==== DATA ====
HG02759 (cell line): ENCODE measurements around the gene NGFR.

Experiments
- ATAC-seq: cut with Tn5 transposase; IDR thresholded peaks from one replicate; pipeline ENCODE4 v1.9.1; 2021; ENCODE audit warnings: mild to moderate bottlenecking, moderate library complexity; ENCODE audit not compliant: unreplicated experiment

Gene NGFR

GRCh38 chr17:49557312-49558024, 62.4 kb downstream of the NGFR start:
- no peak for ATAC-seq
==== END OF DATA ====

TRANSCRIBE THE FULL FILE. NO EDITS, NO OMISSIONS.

HG02759 (cell line): ENCODE measurements around the gene NGFR.

Experiments
- ATAC-seq: cut with Tn5 transposase; IDR thresholded peaks from one replicate; pipeline ENCODE4 v1.9.1; 2021; ENCODE audit warnings: mild to moderate bottlenecking, moderate library complexity; ENCODE audit not compliant: unreplicated experiment

Gene NGFR

GRCh38 chr17:49557312-49558024, 62.4 kb downstream of the NGFR start:
- no peak for ATAC-seq